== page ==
Chapter 1: Universally Speaking
Fifty one years ago men and women of the IAU (the 'I' still stood for 'International' then) gathered together in Johannesburg for a special symposium called to dicuss a range of exciting data from the probes of the Kirch mission at Jupiter:
After a year of burrowing, the Clarke cryobot had successfully melted its way through Europa's crust and had reported that the moon held a layer of (highly-saline) liquid water.
The Kirch orbiter's HASA instrument returned images from the first flyby Europa that could be interpreted as indicating, in the dry words of the mission's chief investigator, Patrick Cahill, ... extant presence of of mobile, biological organisms which exist of a macroscopic scale.'' Or: Life, big dumb animal life.
Europan Moon Cows. Lunaris Bos Bovis.
And so they gathered, biologists, geologists, psychologists, astronomers and astrophysicists come together to decide what to make of this. On the first topic, Europa's ocean, there was an easy consensus about its existence. The only real question which remained was what to name the sea. Lists of possible names were taken, precedents and policies were quoted, votes were taken, and late on the first day it was decided. In honour of it's vast unknown depths it was to be called Mare Noctis: the Sea of the Night.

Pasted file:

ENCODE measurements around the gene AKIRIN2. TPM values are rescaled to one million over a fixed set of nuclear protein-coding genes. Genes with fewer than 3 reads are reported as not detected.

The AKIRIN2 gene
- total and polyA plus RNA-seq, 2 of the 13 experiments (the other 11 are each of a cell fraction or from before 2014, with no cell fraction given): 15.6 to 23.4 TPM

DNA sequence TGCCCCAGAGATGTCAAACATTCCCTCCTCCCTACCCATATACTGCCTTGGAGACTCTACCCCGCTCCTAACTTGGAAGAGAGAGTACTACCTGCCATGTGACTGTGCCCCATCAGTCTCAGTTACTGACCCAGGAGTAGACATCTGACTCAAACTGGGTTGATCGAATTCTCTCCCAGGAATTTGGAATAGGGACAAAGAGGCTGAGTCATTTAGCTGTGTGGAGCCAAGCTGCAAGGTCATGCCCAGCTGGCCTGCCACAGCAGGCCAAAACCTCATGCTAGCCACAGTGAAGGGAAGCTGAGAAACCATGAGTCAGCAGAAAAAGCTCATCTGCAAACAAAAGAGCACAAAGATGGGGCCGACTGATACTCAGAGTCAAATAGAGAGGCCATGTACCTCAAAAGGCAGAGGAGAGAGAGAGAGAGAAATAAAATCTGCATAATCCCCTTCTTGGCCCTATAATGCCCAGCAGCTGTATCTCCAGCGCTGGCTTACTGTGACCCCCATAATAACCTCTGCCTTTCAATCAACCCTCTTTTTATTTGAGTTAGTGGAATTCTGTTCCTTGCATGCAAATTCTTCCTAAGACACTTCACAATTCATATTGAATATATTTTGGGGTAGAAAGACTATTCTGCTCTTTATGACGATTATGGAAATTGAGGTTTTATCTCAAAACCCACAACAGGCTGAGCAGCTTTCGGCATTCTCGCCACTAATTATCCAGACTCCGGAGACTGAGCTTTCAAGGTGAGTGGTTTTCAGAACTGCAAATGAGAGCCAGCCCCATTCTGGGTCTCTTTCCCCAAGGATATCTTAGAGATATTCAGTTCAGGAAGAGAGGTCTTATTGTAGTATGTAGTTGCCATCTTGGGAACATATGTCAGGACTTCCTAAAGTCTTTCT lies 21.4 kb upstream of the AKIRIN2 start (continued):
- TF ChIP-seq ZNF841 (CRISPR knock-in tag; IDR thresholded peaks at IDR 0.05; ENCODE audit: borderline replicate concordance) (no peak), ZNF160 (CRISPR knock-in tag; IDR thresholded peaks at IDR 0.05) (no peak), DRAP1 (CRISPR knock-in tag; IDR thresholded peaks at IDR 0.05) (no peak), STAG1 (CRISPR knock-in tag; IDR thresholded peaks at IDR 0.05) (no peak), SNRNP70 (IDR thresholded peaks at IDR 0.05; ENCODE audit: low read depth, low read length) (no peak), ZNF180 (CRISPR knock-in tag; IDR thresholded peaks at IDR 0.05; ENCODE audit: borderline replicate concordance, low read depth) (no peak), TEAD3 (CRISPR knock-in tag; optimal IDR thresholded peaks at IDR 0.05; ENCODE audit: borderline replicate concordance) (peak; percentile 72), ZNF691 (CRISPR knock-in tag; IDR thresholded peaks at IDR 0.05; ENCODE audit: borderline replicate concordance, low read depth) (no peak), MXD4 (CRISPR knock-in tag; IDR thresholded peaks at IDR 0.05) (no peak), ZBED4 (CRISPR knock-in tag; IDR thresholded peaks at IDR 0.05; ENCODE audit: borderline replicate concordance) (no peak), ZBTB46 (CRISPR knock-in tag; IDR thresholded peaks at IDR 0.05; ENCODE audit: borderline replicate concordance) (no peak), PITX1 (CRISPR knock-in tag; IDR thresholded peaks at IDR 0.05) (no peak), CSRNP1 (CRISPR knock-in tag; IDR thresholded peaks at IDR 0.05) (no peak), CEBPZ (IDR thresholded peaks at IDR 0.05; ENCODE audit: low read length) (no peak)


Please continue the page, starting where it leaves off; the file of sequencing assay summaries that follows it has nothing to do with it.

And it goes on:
In their famous debate, Klaus Mayer of Sweden's Stockholm University and Nigel Pruitt of the National University of Ireland, Galway showed just how sharply the global scientific community was divided by the controversy:
''Four percent sunlight,'' Mayer began, ''is the paramount reason against any argument that there is life on Europa on the scale that people have been deluded into believing there is! As its distance from the Europa receives only four percent of the energy from the sun that Earth receives, and this simply isn't enough energy to drive hydrolytic process that can split the ice-water into hydrogen and oxygen. The cryobots confirmed as much. The waters are anoxic. Only five percent of the Mare Noctis is composed of free oxygen, compared to the thirty six percent that you'll find in our own oceans. Tell me, Nigel, what are your so-called 'Moon Cows' supposed to breathe?''
In the fine tradition of my family, dad took a moment to ponder the question and then decided not to answer it. ''Well Klaus, with all due respect, I don't think your question is important. Kirch's shown us that the Moon Cows exist. So the big question here isn't 'is there oxygen,' but 'what can feed them?'''
Dad waved at the holograph over his shoulder. ''I spoke to John Yorn at Oxford last week, and his best guess gives the smallest Moon Cow about the same size and mass as a adult male grizzly bear. Lets say three metres long and half a metric ton? An adult grizzly needs eight thousand calories a day just to maintain its own body weight. What are the Moon Cows feeding on? Do their pods sieve Europan zooplankton? Feast on pseudo-krill? Or dine upon fine Europan salmon-analogues? Without sunlight, does Europa had a top-down ecosystem that starts with the Moon Cows? What part do the tides have to play?''
''Tides!'' Mayer interjected.